Because the consortiums’ operations took place amidst civil war, security arrangements were made for Consortium personnel in coordination with the Government and military forces. These arrangements coincided with efforts from the Sudanese government to create a ‘cordon sanitaire’ or buffer zone around the oil fields to clear them for oil exploration (pp. 12, 15) In the suit, the plaintiffs allege that this resulted in the persecution of civilians living in or near the oil concession areas (pp. 12-13, 15-16).

The plaintiffs claim that Talisman aided the government’s efforts to create buffer zones and dispose of civilians to clear the way for oil exploration. These efforts included massive civilian displacement, extrajudicial killing of civilians, torture, rape and the burning of villages, churches and crops (pp. 15-17).

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Core legal questions

  • What is the standard for accessorial liability of an individual’s (person or corporation) aid to human rights violations, knowing that assistance will contribute to the abuses, or specific intent or purpose for his assistance to lead to the human rights violations?

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Specific legal rules and provisions

  • Supreme Court of the United States, Sosa v Alvarez-Machain, Case Nos. 03.339 and 03.485, Opinion of the Court, 29 June 2004 (542 U.S. 692 (2004)): Liability under the Alien Tort Statute must be limited to “violations of (…) international law (…) with (…) definite content and acceptance among civilized nations [equivalent to] the historical paradigms familiar when the Alien Tort Statute was enacted”.

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Court's holding and analysis

The Court of Appeals dismissed the appeal and affirmed the dismissal of the District Court. The Court held that the plaintiffs did not establish that Talisman provided substantial assistance to the Government of the Sudan with  the purpose of aiding its unlawful conduct  (p. 2).

The Court of Appeals agreed with Talisman that the Courts must look to international law for the rules on aiding and abetting grave human rights violations. It held that the principles articulated in the “Sosa v Alvarez-Machain case and other precedent sends the courts to look at international law to find the standard for accessorial liability” (p. 41).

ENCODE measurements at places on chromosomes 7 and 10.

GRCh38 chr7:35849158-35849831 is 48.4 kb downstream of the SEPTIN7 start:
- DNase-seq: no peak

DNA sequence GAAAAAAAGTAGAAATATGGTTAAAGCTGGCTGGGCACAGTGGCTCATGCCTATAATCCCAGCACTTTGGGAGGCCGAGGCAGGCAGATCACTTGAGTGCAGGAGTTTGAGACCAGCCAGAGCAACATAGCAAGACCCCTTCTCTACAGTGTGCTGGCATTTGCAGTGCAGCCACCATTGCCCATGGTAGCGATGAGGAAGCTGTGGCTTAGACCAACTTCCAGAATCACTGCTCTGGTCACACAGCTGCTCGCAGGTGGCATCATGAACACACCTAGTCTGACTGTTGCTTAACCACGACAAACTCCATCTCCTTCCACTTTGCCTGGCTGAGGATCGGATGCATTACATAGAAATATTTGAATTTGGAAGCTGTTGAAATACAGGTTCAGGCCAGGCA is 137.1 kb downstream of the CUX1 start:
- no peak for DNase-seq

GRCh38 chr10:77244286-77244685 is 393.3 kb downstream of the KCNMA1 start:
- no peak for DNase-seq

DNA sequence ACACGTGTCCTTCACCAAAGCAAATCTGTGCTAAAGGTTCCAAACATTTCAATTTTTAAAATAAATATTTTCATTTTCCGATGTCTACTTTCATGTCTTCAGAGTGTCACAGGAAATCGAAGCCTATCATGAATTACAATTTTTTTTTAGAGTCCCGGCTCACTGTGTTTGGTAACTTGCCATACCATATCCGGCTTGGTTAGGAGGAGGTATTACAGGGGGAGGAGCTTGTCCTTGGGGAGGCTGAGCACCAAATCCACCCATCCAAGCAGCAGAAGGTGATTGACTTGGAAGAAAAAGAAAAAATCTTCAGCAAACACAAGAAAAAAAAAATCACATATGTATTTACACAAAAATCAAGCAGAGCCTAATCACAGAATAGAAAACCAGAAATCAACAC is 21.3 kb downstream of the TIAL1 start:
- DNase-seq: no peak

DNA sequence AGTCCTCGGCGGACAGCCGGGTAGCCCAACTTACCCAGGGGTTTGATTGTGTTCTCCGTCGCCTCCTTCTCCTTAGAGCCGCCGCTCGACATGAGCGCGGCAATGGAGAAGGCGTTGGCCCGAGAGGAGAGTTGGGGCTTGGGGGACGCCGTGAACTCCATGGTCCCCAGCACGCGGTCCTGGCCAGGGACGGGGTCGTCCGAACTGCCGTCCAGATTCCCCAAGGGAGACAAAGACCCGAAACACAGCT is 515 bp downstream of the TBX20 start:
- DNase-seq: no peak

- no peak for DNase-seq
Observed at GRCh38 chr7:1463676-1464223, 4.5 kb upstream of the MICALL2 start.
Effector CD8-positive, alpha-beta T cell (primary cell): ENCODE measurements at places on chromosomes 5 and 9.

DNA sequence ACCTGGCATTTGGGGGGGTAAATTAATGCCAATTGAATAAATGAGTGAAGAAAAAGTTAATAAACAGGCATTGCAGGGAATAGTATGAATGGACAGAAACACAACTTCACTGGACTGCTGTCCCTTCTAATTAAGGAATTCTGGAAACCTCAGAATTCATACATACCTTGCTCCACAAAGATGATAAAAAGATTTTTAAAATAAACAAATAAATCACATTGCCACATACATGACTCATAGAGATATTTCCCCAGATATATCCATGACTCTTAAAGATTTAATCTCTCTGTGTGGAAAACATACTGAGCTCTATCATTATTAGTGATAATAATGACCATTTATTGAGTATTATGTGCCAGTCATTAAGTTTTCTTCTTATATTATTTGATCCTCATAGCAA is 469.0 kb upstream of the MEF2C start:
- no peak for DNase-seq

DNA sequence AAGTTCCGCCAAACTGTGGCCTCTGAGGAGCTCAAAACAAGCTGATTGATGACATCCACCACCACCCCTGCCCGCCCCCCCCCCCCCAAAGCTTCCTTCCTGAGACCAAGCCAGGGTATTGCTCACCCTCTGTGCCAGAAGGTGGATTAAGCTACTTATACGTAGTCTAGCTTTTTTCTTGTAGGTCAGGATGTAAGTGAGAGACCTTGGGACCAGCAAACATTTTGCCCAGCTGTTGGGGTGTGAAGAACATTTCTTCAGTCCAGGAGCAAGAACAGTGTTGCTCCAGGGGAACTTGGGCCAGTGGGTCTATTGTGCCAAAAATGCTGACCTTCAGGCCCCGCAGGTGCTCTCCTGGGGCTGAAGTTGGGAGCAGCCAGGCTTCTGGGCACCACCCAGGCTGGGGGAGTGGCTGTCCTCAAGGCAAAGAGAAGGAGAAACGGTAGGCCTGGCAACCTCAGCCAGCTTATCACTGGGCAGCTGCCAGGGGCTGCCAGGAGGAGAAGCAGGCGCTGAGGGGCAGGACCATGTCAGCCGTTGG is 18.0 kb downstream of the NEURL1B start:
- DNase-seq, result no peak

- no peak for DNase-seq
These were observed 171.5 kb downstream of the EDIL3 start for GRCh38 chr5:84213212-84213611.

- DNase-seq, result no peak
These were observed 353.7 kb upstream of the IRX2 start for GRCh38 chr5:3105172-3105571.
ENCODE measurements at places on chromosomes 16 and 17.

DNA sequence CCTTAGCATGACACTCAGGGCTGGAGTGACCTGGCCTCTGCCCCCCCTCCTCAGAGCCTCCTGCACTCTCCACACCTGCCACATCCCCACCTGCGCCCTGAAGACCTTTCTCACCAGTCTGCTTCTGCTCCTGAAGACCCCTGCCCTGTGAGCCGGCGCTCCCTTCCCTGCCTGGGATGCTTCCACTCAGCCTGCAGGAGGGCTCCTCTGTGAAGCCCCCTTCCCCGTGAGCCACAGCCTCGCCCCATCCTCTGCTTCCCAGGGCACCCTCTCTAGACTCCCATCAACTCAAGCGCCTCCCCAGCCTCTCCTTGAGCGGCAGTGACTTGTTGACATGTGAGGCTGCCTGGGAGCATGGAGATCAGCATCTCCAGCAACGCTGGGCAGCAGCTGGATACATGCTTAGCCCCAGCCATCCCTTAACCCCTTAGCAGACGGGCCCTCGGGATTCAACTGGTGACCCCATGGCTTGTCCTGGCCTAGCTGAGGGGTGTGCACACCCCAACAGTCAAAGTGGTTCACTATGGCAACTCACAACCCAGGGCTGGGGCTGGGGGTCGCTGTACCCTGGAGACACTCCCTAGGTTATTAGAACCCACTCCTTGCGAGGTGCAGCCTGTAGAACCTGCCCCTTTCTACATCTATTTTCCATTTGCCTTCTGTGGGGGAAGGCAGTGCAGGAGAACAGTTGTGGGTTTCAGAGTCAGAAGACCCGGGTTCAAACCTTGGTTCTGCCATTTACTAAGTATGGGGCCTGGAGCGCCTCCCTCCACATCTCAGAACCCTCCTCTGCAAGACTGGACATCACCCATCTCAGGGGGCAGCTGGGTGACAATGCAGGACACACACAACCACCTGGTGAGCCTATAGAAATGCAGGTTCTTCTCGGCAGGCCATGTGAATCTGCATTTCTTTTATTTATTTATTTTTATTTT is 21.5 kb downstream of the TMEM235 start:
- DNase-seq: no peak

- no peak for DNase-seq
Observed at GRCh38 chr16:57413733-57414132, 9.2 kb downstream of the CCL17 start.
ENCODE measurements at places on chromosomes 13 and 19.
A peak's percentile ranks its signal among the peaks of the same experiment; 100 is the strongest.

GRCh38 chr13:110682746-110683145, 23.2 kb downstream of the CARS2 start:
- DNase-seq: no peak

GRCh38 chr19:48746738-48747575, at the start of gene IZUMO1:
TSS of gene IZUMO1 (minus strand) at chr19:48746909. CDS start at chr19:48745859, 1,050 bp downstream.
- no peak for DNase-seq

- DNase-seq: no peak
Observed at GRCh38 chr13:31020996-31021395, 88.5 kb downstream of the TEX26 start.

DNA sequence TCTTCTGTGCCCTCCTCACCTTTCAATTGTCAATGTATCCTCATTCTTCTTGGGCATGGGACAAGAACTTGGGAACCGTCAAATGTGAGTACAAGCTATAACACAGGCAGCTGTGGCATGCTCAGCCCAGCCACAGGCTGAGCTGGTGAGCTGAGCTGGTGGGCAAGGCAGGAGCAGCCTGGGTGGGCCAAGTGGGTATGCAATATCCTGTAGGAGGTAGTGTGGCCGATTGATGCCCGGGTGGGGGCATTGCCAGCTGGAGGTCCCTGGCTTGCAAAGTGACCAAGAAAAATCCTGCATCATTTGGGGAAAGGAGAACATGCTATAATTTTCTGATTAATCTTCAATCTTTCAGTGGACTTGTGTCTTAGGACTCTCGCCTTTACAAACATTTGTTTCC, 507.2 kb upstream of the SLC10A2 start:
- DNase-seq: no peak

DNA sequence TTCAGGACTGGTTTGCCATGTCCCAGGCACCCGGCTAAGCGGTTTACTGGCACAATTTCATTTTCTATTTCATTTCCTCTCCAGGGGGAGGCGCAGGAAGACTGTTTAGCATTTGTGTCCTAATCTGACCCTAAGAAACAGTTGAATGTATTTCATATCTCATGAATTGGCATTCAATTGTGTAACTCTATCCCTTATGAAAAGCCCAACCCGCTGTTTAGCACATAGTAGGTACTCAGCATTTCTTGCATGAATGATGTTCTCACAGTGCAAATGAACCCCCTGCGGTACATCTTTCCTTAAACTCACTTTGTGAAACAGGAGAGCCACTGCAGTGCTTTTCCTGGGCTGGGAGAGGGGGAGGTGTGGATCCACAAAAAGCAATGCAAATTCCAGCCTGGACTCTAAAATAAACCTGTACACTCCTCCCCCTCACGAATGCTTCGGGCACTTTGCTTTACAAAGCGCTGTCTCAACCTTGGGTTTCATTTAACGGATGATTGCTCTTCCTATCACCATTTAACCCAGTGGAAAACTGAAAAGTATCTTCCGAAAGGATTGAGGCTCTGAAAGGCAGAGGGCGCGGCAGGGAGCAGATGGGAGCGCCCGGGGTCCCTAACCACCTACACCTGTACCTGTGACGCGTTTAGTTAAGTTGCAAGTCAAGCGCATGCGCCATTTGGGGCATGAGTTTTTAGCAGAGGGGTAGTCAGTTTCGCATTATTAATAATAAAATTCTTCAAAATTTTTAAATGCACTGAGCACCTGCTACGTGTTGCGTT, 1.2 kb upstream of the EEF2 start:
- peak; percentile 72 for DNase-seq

The Court of Appeals then considered which standard was applicable to establishing aiding and abetting liability for human rights violations under customary international law. Was this ‘knowingly giving assistance’, as the plaintiffs claimed, or ‘shared purpose’, as the defendants argued?

Looking at international law, it held that purpose, rather than knowledge alone, was the applicable standard. It held that no “consensus exists for imposing liability on individuals who knowingly (but not purposefully) aid and abet a violation of international law” (p. 42). So, in order to determine liability under the Alien Tort Claims Act the plaintiffs must show that “Talisman acted with the “purpose” to advance the Government’s human rights abuses” (p. 46). 

The Court upheld the exclusion of evidence related to the procurement of arms, finding insufficient evidence to prove that Talisman directed its royalty payments to the Government’s procurement of arms, despite a jury finding that Talisman was aware that such payments could be directed to that purpose. 

The Court held that the plaintiffs failed to proffer facts showing that Talisman specifically intended its acts of assistance to contribute to genocide, war crimes, torture, and crimes against humanity, and therefore dismissed the claim. 

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Further analysis

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Instruments cited

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Additional materials

Talisman Energy

General News

Legal Documents (Amicus Briefs)